The incidence of teens who are overweight is higher in the USA than in 14 other countries, a study reported Monday.
But several other nations, including Ireland, Greece, Finland and Portugal, also have a high percentage of heavy teens. Lithuania has the lowest incidence, according to the research published in the January issue of the Archives of Pediatrics & Adolescent Medicine.
Kids and teens who weigh too much are at a greater risk of weighing too much as adults, are more likely to have low self-esteem and have a greater chance of developing health problems, such as diabetes.
For the latest study, researchers in Denmark looked at height and weight records for 29,000 children ages 13 and 15. American teens lead the world in both age groups in terms of carrying too much weight. For instance, researchers found that 28% of 15-year-old boys and 31% of girls in the USA are either overweight or at risk of becoming so.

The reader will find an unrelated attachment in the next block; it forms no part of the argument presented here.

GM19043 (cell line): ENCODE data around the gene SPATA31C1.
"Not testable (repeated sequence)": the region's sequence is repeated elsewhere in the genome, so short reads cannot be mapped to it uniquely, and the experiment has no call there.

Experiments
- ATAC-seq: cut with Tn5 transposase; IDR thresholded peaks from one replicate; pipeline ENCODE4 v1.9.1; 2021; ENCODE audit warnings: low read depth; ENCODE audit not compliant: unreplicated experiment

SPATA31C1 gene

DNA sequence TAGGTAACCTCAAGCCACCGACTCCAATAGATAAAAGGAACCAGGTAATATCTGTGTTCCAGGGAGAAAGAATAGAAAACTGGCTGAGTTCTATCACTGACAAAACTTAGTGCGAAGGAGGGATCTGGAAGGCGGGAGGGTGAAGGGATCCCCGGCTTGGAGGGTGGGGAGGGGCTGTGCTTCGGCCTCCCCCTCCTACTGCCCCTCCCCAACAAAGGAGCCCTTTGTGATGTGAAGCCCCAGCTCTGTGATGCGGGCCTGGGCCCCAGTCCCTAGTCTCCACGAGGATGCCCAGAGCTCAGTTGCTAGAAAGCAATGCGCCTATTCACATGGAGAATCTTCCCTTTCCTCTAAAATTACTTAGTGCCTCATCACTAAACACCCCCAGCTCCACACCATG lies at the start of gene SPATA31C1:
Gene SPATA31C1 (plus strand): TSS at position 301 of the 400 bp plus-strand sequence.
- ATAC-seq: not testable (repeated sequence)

The respective figures for overweight 15-year-olds in other nations:
* Greece, 29% of boys; 16% of girls.
* Ireland, 19%; 14%.
* Finland, 16%; 14.5%.
* Portugal, 14%; 21%.
* France, 10%; 13%.
* Lithuania, 5%; 8%.
''From other research, we know the more hours a week that children look at the telly, the higher the risk of obesity,'' says lead author Inge Lissau, a senior researcher at the National Institute of Public Health in Copenhagen, Denmark. ''And we know that high-fat foods and sweetened drinks increase the risk.''
There is no sign of a decline in this trend toward more overweight children, says Barry Popkin, a nutrition professor at the University of North Carolina-Chapel Hill.
''In fact, the age at which kids become obese is getting younger in most high- and middle-income countries,'' Popkin says.
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